Anderson C, Rahman M, Bradley DJ, Breedlove K, Dick M, LaPage MJ, Martinez AR, McNinch NL, Moore JP, Papagiannis J, Razminia M, Shannon KM, Shauver LM, Tuzcu V, Clark JM.Cardiol Young. 2021 Mar 26:1-6. doi: 10.1017/S1047951121001086. Online ahead of print.PMID: 33766172
Take Home Points:
- There have been notable improvements over time in safety and success of catheter ablation procedures for common pediatric SVT.
- The integration of 3-dimensional electroanatomic mapping is likely a dominant contributor to measureable improvements in pediatric SVT ablation success and reduction of complications.
- 3-dimensional electroanatomic mapping temporally appears associated with and capable of significantly reducing the use of and dependency on fluoroscopy during pediatric SVT ablation procedures.
Comment from Dr. Philip Chang (Gainesville, FL), section editor of Congenital Electrophysiology Journal Watch: This study by Anderson et al retrospectively reviewed data from an international, multi-center data registry derived from 6 participating pediatric centers (Catheter Ablation with Reduction or Elimination of Fluoroscopy [CAREF]) and compared it to published data from the Prospective Assessment after Pediatric Cardiac Ablation (PAPCA) registry with regards to catheter ablation for conventional pediatric SVT. The principle aim was to assess the impact of incorporation of 3-dimensional electroanatomic mapping (EAM) systems on safety of, outcomes of, and radiation exposure during pediatric SVT ablation. Registry patients were 0-16 years in age and underwent ablation for either accessory pathway (AP)-mediated SVT or AVNRT. Those with more than trivial CHD, cardiomyopathy, or concomitant procedures performed together with ablation were excluded. CAREF registry patients were enrolled between 9/2006-9/2018. Demographic, clinical, ablation procedure, and outcomes data were collected and compared to similar metrics evaluated in the PAPCA registry. Of note, fluoroscopy dose was not universally recorded from all participating centers and was therefore not compared. Also, cryoablation use was not a part of the PAPCA registry. A total of 786 procedures/patients comprised the CAREF study group with 481 patients from the PAPCA registry serving as a matched cohort for comparison. The first referenced table provides a general comparison of patient demographic and procedural characteristics. Comparable demographic and patient characteristics were noted between the 2 study groups. Total procedure time and fluoroscopy time were significantly shorter in the CAREF group with 3-dimensional EAM integration. Additionally, slightly more than 3/4 of the CAREF group (77.3%) underwent fluoroscopy-free procedures. Among procedures where fluoroscopy was used, the duration had a wide range (0-61 minutes). Major complications occurred less frequently in the CAREF group compared to the PAPCA group (0.3% vs. 1.6%, p <0.01).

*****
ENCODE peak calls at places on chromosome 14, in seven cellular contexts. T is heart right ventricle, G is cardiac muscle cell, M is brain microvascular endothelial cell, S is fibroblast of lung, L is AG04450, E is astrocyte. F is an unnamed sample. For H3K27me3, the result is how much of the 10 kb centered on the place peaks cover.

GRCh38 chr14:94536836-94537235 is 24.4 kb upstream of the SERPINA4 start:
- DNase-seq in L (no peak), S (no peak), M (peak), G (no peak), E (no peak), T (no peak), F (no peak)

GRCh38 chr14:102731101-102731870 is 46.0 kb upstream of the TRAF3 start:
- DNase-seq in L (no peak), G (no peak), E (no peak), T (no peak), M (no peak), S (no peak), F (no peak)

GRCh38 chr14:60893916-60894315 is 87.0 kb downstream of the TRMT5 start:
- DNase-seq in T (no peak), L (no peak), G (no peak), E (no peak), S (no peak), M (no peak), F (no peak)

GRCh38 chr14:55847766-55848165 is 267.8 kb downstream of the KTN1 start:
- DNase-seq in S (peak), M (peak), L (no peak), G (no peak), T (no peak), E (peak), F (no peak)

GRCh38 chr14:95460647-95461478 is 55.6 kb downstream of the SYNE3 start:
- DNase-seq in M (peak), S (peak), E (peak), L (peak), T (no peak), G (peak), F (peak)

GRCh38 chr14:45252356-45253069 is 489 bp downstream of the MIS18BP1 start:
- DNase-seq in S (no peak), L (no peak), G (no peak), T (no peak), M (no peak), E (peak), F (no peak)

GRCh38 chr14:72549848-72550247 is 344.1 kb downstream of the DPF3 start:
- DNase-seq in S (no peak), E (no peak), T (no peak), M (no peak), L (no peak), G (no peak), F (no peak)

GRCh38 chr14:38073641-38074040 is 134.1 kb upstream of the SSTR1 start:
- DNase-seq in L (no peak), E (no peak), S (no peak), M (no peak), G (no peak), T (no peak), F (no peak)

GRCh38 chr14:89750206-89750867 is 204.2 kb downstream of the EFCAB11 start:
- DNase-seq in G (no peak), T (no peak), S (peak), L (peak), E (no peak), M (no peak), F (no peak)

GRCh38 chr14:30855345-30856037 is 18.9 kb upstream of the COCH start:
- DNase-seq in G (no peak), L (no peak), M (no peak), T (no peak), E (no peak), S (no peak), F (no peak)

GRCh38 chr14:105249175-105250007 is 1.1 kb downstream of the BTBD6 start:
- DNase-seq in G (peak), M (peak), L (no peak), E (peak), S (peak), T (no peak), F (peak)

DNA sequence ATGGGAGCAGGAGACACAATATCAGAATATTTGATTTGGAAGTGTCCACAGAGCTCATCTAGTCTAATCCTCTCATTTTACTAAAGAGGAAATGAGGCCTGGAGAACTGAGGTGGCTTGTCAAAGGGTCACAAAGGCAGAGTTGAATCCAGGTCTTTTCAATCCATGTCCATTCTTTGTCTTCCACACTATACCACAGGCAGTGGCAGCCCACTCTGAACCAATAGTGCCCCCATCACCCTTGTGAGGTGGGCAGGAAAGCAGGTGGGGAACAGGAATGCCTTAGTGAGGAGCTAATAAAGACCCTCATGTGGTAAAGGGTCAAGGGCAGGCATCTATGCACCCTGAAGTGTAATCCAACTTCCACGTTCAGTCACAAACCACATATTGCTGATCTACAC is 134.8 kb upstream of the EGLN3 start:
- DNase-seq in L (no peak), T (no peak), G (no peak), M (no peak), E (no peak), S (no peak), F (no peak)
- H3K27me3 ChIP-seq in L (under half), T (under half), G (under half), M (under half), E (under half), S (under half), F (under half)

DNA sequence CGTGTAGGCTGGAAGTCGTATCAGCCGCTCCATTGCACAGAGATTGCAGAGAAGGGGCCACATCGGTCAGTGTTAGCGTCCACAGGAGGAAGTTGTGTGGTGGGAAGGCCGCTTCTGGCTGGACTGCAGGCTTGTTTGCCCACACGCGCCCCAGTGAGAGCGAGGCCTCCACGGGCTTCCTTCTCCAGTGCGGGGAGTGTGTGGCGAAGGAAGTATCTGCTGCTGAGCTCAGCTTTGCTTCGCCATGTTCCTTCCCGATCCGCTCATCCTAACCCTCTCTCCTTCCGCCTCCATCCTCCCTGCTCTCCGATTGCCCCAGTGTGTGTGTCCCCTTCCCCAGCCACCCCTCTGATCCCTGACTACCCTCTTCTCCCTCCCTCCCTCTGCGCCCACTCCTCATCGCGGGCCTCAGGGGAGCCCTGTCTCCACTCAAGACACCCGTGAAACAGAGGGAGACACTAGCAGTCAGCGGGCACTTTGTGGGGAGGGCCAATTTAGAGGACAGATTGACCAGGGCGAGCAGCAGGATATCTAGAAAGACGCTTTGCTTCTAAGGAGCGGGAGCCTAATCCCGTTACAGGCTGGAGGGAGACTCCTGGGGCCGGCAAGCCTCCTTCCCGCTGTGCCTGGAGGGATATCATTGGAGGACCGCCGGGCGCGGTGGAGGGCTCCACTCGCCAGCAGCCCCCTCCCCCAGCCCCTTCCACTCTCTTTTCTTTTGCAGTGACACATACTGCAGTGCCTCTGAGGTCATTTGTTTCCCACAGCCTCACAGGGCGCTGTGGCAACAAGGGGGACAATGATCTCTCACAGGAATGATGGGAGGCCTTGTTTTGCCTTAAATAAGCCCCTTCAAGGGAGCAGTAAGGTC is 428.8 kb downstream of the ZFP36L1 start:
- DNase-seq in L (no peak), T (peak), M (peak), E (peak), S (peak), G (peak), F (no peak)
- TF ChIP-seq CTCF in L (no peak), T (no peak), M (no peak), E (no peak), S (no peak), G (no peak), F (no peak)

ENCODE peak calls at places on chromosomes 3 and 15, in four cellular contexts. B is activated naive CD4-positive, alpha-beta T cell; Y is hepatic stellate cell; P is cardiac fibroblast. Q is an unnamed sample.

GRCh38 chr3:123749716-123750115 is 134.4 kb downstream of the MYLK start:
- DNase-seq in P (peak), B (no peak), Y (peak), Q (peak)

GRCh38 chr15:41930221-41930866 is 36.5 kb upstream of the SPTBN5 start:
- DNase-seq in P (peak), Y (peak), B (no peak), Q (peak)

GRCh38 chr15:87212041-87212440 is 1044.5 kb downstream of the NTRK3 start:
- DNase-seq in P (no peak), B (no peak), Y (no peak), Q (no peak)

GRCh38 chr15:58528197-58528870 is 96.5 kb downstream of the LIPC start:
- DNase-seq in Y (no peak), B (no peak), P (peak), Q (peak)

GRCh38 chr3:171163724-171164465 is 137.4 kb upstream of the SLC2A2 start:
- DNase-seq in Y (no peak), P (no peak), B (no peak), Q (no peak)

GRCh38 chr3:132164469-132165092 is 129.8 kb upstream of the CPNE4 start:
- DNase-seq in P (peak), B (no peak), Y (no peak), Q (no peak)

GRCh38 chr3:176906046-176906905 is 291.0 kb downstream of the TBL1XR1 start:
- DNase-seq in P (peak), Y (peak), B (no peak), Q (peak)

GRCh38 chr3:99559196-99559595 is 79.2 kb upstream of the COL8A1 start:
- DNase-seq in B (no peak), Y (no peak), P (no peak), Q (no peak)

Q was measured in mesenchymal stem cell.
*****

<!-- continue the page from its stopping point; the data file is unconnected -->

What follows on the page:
The second referenced table provides comparative data regarding procedural success broken down by substrate location and mechanism of SVT. Overall success rates were generally comparable, without statistically significant differences for acute success rates across SVT mechanisms, with the exception of significantly higher success rates in the CAREF group compared to the PAPCA group for WPW (96.4% vs. 93%, p 0.02). Success rates were also generally higher in the CAREF group compared to the PAPCA group with regards to accessory pathway locations (though slightly lower success in CAREF for left septal location). Within the CAREF group, patients who received both RF and cryo-ablative approaches had lower overall success than those using 1 or the other modality (92.5% vs. 97.8% RF and 98.7% cryo).
The study demonstrates some generally encouraging findings and trends in the ablation of common pediatric SVT. In general, procedures are shorter and safer, and likely more successful, when a more contemporary era (CAREF) is compared to an earlier-era registry (PAPCA). Fluoroscopy time was markedly reduced in the CAREF group compared to the PAPCA group, which is also a very encouraging trend and finding to report. Coupled with newer fluoroscopy systems with specific functions to automatically reduce fluoroscopy radiation delivery and therefore absorbed dosage, the amount of radiation dosage spared to patients and staff is likely even lower. Though there are many variables and aspects that certainly could and likely have contributed to the improvements in pediatric SVT ablation, which this study acknowledges but did or could not specifically evaluate (including variables such as the use of cryoablation and operator experience), we can make many inferences with regards to how 3-dimensional EAM systems contributed to the trends seen. Precise catheter tip tracking and the ability to mark and tag important anatomic structures as well as location of ablation lesions would be expected to improve the precision of ablation and decrease the risk of ablation-associated AV block (which was the most common complication seen). The authors also pointed out the finding of more RF ablation lesions delivered on average in the CAREF group compared to the PAPCA group (12.9 vs. 7.6), noting that this may reflect reduced operator confidence in 3-dimensional EAM. However, combining this study’s data with that from Dionne et al1, it is possible that the higher number of lesions reflects consolidation lesions, which likely contributes to higher success, which was shown in the current study, and lower recurrence as seen in the study by Dionne et al. Taken collectively, these studies provide data for consideration in creating an updated contemporary benchmark for safety and outcomes of pediatric SVT ablation.
Reference: 1 Risk Factors for Early Recurrence Following Ablation for Accessory Pathways. Dionne A et al. Circulation: Arrhythmia and Electrophysiology. 2020; 13(11). DOI:10.1161/circep.120.008848.